My son was watching TV on my Apple iPad the other day. He was sitting in front of our big-screen HDTV, which was turned off. His big-screen laptop was nearby - also turned off. It occurred to me: is the iPad addictive?
Tech reporter Mike Wendland might have the answer when he said of the Apple iPad: "This thing is more addicting than a slot machine." US TV personality Jim Cramer told his audience that Apple stock was a good investment because the "Apple iPad is as addictive as Oxycontin."
Two days before the iPad shipped, an episode of the TV series 'Modern Family' ended with one of the characters gazing at his iPad and whispering, "I love you."
Something is going on here, and it's not natural.
Is iPad the new 'Crackberry'?
Other technology products are addictive. BlackBerry devices have been called 'Crackberries' for years, and there are rehab sites. Parents in China, South Korea and even the US send their kids to internet or gaming addiction camps or rehab. Facebook and social networking have been labelled as addictive activities by some psychologists.
The closest thing to the iPad is, of course, the iPhone. Can people become hooked on the iPhone?
A new Stanford University survey found that 44 percent of students claim iPhone addiction. Only 6 percent of iPhone users said they had no addiction to the device at all.
The survey also found that iPhone addiction was affecting relationships. Students reported in some cases that friends and family felt abandoned or neglected because of the excessive attention paid to iPhones.
The anthropology professor who managed the survey, Tanya Luhrmann, told the San Jose Mercury News newspaper: "One of the most striking things we saw in the interviews was just how identified people were with their iPhone.
"It was not so much with the object itself, but it had so much personal information that it became a kind of extension of the mind and a means to have a social life. It just kind of captured part of their identity."
Almost a quarter of students surveyed said they considered the iPhone an extension of their body or brain.
If the iPhone is that addictive, how strung out are people going to be on the iPad?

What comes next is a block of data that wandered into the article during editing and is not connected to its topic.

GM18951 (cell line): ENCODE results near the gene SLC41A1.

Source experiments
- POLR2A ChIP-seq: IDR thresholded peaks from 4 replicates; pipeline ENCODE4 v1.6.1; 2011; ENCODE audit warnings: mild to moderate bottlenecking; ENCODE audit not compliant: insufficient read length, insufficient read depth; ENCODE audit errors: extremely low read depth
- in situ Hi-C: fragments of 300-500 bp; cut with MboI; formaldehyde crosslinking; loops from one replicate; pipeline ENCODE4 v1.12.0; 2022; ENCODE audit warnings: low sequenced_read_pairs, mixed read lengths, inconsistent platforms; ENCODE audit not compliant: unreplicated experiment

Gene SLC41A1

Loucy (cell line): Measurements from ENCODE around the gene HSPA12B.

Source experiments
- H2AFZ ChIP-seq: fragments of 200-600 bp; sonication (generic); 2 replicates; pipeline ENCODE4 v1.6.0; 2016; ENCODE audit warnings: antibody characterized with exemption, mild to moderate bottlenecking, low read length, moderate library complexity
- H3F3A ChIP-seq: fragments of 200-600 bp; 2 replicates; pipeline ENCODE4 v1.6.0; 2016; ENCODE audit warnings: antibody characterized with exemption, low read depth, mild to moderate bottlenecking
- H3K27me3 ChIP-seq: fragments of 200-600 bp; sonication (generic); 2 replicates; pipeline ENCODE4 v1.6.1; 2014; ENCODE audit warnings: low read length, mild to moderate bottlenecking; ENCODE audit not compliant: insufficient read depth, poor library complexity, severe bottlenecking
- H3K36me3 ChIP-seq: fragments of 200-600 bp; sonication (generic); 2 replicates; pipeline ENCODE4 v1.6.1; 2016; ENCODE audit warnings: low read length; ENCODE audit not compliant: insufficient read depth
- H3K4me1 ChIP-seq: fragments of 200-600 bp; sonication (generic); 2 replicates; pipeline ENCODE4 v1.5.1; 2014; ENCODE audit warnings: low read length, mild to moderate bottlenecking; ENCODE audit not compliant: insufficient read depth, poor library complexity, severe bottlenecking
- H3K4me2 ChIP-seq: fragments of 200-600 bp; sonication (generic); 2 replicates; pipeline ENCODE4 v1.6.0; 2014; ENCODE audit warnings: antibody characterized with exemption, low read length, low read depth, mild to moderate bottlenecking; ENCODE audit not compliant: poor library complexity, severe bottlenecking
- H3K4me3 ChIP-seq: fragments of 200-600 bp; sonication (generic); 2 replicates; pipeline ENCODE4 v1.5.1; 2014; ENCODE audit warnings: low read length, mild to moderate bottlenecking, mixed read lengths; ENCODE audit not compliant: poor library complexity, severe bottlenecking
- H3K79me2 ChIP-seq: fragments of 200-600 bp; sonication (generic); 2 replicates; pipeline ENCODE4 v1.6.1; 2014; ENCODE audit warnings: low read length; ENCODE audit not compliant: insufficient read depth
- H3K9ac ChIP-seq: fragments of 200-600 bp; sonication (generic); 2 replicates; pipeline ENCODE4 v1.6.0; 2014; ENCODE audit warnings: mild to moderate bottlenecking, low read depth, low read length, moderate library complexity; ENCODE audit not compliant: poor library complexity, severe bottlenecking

What makes technology addictive?
I believe technology products and services can provide seven 'drugs' that engender compulsive use:
Instant gratification. When any product gives us what we're looking for instantly, we tend to crave it more than things we have to wait for. Fast food is more addictive than slow food, for example. Instant gratification puts the crack in Crackberry.
You see the addicts on planes. The second wheels touch tarmac, the gadget crackheads whip out their phones and are typing away immediately. It's not just communication, but real-time communication with an instant-on device that makes it so compelling.
Social interaction. Media that connect us to friends, family and colleagues can become addictive compulsions. Facebook is the best example. But Twitter, FriendFeed, Buzz and other social sites can also be addictive. Humans are hard-wired for social interaction. Social networking services jack directly into that wiring.
Response to input. Video games are one of the most addictive micro-processor based activities. What is it about games that draw us to them? I think it's the feeling of power that comes from commanding a sensory-blasting response from the game.
First, the game creates a world that we buy into, to a certain extent; we accept it as a kind of alternative reality. Then we gain some skills required to survive or succeed or interact with that reality. It's like real life, but with massive control and new abilities and freedoms. It's not the game we're addicted to, but the rush of adrenalin and endorphins that comes from experiencing power, control and directing the sensory stimulation.
Next page: Escapism, identity and why the iPad is the most addictive gadget yet >>